Viking to Build World’s first Hydrogen-Powered Cruise Ship?
Cruise ship owner Viking Cruises unveiled plans for a liquid hydrogen-fuelled cruise ship in an effort to develop the world’s first cruise ship with zero-emission technology.
Serge Fossati, project manager at the shipping company, presented the plans at the Norwegian Maritime Authority’s Safety at Sea Conference in Haugesund.
To feature a length of around 230 metres, the cruise ship would be able to accommodate more than 900 passengers and a crew of 500.
“This is a world sensation. Very exciting. If they pull this off, a distribution network may be established, which will enable others as well to use hydrogen as fuel, and could contribute to a zero-emission shipping industry,” Olav Akselsen, Director General of Shipping and Navigation, said.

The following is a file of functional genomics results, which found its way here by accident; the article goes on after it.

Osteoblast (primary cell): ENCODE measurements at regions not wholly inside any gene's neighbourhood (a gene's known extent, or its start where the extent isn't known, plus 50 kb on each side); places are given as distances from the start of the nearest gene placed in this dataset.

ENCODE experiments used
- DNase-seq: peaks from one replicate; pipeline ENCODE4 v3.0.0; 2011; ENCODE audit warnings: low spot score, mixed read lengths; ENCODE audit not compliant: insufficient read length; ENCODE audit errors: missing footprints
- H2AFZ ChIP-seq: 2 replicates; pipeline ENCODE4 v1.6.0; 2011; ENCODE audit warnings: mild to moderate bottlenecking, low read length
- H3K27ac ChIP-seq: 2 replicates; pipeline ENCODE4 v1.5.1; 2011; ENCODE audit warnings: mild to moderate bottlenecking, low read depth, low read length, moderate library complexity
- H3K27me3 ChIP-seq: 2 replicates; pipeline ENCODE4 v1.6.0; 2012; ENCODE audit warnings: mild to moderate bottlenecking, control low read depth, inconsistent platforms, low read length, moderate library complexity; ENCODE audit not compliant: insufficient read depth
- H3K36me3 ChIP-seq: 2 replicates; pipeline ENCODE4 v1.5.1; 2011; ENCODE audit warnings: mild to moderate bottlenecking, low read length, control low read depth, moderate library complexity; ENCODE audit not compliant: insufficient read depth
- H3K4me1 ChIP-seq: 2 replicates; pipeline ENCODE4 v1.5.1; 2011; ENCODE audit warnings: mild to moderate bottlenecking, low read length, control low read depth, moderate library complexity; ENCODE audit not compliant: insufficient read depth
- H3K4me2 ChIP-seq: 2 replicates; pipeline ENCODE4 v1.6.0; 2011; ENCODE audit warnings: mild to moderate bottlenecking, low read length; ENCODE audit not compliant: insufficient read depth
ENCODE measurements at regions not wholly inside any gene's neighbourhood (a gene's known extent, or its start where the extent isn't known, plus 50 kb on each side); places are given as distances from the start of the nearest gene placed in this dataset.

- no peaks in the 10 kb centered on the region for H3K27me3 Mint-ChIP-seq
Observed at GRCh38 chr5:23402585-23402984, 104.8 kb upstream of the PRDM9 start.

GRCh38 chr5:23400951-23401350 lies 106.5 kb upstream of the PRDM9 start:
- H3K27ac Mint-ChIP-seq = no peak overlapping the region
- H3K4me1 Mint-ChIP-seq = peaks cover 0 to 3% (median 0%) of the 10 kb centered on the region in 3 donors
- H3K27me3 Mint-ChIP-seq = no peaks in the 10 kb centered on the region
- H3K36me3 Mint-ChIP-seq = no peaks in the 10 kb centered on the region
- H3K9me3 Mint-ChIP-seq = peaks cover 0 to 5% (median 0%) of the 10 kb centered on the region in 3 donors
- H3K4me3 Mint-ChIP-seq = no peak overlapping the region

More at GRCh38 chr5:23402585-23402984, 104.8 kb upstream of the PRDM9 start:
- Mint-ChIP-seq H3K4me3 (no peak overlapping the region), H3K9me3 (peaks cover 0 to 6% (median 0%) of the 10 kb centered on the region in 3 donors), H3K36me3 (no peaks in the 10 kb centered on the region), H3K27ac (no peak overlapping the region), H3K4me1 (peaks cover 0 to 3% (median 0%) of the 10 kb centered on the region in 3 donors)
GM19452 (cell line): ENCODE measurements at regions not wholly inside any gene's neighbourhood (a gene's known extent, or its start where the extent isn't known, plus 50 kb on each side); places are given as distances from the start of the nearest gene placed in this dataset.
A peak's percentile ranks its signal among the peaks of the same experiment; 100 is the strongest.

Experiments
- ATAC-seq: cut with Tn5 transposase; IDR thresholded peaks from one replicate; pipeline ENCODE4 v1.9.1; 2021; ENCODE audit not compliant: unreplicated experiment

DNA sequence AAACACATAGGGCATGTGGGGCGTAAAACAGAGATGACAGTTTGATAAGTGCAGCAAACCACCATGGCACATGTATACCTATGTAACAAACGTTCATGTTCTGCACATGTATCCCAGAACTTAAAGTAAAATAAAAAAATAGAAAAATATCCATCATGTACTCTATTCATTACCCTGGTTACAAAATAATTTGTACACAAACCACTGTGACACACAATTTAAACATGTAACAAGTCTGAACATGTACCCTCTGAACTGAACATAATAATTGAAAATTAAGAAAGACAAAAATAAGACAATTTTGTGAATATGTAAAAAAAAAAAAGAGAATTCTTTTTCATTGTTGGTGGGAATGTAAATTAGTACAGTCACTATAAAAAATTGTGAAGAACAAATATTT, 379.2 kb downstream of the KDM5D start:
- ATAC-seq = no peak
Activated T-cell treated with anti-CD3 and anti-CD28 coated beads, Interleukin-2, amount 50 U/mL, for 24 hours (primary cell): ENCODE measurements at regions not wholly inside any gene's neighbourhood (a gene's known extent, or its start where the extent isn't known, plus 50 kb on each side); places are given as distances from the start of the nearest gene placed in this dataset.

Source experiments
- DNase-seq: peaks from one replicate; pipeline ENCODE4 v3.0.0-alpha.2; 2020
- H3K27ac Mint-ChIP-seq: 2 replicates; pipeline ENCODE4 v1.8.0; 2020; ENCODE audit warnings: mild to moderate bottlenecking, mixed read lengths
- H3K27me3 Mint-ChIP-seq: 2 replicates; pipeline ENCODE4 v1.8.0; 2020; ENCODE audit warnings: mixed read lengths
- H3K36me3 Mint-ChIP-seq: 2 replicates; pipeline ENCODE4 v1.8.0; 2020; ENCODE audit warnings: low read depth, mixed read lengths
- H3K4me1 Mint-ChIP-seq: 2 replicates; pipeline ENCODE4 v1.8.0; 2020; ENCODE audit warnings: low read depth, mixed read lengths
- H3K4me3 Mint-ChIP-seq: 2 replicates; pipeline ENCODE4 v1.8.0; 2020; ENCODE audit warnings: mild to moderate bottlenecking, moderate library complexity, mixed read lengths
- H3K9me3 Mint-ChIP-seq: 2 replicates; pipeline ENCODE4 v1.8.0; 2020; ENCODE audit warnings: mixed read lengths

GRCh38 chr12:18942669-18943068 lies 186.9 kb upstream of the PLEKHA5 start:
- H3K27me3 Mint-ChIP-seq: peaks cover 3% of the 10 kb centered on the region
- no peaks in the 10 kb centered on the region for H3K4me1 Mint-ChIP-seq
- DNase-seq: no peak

Viking Cruises envisions constructing a ship based on the same design as their seagoing cruise ships, such as the recently delivered Viking Sun. Additionally, the shipping company informed that the hydrogen ship would be registered in the Norwegian Ship Registers (NIS) if it is realised, and is already in dialogue with the Norwegian Maritime Authority.
“As a Norwegian and with Norwegian ships, we want to lead the way to zero-emission ships through fuel cell technology. The road to that point is still long, but here at Viking we want to be ahead of the game,” Torstein Hagen, Chairman of Viking Cruises, said.
So far, liquid hydrogen has not been used as marine fuel. One of the technical challenges is to maintain the fuel at minus 253 degrees to keep it from evaporating. A fuel cell will convert the hydrogen to electricity for propulsion and electric power on board.
At present, liquid hydrogen is not produced on a large scale in Europe, but Fossati explained that Viking Cruises is in dialogue with Statoil in order to find a solution based on a Norwegian refinery. It also emerged that the shipping company wants to use Norwegian suppliers for the project, as far as possible. Several tender ships to carry the fuel to the cruise ship are also part of the project, according to the Norwegian Maritime Authority